Getting Authorship to Work: A Moz.com Case Study
Posted by Ruth_Burr
Having author markup working on your site is importantâ€”especially if, like Moz, you’re producing new blog content daily. Not only does having an author picture snippet in the SERPs help increase clickthrough, it also builds trust with users when they see an author they already know and respect has written a piece of content. Author markup may also help sites get other special results such as the in-depth article result. All in all, Google seems to be doing a lot to encourage blog owners and writers alike to implement authorship markup on their sites.
So why is it so $@%#! hard to get working properly?
Behold the epic saga of trying to get authorship working on Moz.com. It’s been almost two years, and we’ve finally gotten it working (mostly) correctly. I wanted to share our journey with you in the hopes that it will take you less time to figure out what’s going on with your own site.
Part I: In which we have a brief hiccup followed by success
When I started at Moz back in 2012 (in the before times; the long long ago; the SEOmoz), authorship wasn’t working properly on Moz.com becauseâ€¦ wellâ€¦ it hadn’t been implemented properly. In the “Join the Moz Community” buttons you see to the right of each blog post, the link to our Google+ page was overriding author markup on individual posts. This meant that Google thought that the Moz page was the author of each posts. We were getting a nice little author snippet with Roger’s picture, but individual authors were out of luck.
A friendly Moz community member pointed this out right after I started, and we were able to get it fixed up pretty quickly. The result: SUCCESS!
We started seeing correct authorship snippets almost right away. And I was all like:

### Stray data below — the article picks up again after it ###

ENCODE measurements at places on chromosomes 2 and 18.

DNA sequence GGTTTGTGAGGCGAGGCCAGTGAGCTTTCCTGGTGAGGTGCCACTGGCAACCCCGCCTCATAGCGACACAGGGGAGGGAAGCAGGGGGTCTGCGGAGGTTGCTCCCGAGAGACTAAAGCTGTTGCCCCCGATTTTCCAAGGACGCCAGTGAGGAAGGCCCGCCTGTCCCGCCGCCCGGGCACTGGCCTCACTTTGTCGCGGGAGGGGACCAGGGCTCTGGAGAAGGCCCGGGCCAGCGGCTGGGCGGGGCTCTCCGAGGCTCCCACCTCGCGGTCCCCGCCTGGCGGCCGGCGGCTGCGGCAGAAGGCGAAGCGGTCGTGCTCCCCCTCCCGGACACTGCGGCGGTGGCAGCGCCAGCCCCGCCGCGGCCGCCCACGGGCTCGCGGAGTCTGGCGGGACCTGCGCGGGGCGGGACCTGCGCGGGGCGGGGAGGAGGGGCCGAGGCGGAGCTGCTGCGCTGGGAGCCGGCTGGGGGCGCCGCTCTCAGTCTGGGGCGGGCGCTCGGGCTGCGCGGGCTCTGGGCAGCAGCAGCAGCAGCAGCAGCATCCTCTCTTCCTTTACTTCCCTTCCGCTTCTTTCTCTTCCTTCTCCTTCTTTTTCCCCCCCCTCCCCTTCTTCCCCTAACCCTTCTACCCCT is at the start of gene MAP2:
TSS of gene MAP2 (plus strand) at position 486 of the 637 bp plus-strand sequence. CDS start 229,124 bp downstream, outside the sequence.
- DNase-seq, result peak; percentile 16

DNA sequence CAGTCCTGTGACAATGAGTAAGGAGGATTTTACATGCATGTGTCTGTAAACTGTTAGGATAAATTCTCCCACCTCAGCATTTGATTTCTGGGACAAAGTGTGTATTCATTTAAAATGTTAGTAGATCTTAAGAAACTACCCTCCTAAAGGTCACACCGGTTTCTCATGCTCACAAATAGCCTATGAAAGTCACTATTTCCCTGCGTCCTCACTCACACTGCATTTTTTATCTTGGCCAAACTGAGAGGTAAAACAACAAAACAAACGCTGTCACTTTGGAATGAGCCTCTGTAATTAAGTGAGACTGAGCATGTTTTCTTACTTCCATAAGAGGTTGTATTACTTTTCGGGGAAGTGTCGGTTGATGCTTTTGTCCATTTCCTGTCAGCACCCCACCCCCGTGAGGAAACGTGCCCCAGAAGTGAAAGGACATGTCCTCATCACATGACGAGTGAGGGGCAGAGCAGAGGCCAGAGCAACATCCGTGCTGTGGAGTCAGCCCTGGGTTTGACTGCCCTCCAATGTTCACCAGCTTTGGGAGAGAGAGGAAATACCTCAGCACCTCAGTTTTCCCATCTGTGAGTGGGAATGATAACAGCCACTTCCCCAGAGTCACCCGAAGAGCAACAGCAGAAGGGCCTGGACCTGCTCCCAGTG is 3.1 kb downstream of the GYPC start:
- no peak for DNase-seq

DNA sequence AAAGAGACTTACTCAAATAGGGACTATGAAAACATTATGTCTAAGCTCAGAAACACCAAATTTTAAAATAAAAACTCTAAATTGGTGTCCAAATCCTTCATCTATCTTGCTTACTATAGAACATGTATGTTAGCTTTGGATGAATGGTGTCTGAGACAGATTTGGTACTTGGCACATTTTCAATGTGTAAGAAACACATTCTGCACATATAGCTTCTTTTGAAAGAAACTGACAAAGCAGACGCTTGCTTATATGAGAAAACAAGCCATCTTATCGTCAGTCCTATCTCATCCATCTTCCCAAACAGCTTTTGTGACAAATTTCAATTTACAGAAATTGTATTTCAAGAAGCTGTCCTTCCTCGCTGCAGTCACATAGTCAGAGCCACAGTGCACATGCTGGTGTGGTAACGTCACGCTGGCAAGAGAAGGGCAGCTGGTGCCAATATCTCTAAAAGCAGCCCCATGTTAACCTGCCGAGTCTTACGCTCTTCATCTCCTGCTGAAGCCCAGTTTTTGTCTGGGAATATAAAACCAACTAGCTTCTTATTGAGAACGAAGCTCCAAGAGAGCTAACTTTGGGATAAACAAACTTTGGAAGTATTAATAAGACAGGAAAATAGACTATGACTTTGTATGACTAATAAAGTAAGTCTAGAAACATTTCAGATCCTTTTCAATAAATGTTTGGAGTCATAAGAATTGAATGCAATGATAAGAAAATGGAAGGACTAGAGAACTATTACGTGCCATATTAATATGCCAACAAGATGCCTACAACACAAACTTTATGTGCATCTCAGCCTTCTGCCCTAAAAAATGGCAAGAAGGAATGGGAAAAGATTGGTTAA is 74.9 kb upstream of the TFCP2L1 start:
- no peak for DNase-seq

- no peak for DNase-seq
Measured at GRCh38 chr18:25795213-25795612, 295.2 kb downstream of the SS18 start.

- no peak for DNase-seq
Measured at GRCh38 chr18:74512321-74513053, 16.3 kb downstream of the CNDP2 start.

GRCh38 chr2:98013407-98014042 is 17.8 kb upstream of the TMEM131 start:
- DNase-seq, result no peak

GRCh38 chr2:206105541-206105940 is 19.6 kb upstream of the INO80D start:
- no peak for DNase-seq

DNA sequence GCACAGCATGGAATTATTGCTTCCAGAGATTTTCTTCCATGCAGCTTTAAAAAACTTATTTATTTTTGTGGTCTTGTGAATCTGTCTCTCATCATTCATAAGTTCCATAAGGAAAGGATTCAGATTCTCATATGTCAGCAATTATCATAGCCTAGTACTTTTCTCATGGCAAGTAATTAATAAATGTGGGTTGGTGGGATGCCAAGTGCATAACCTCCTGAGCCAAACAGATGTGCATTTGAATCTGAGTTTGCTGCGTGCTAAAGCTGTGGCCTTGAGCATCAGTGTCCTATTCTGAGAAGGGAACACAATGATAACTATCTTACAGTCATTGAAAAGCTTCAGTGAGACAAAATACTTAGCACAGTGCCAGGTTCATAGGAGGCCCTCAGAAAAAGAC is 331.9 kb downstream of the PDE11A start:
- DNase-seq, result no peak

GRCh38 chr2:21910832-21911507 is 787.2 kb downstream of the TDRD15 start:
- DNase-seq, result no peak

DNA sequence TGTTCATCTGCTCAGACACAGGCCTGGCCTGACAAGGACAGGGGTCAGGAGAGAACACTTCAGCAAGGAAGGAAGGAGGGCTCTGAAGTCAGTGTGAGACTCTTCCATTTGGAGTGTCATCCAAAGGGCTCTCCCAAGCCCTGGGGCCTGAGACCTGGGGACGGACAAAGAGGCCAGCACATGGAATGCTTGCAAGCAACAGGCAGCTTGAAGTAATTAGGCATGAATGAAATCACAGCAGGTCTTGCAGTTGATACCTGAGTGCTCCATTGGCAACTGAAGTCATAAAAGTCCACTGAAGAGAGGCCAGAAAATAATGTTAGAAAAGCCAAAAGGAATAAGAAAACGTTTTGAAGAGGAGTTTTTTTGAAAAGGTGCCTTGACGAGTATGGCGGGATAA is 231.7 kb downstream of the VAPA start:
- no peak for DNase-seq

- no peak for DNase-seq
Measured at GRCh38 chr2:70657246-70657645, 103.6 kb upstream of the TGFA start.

But then, something changed.
Part II: In which everything is terrible
After several months of authorship appearing for content on Moz.com with no problems, our authorship snippets disappeared. Poof! Suddenly we couldn’t find a single example of the snippet appearing for Moz content.
The worst part was that Google’s Structured Data Validator tool claimed that our author markup was working just fine:
What often happens in situations like this is that Google changes the criteria for a snippet to appear, but doesn’t update the validator tool until much later. In this case, what I suspect happened is that Google got stricter about how markup could be implemented and still work, probably due to too many false positives. Our markup wasn’t perfect, but it was close enough for Google to connect the dotsâ€”until they decided not to anymore.
Unfortunately, this also meant we couldn’t rely on the validator tool to tell us whether or not we’d fixed the problem. With no more information than “it stopped working for some reason,” I set out to troubleshoot everything I could think of.
Part III: In which things are tried
We were using the 2-link method for authorship markup, in which we link from the author’s byline to his or her Moz profile with “rel=author” and then from the author’s profile page to their Google+ page with “rel=me.” Like I said, this was working fine until it wasn’t anymore.
Here are the things we tested to try to get authorship working again:
Nofollow links from social sharing buttons to Google+. Remembering our earlier fiasco, we tried nofollowing links to Google+ from our social sharing buttons. I remember thinking “if this is the problem, that’s really stupid” but it wasn’t.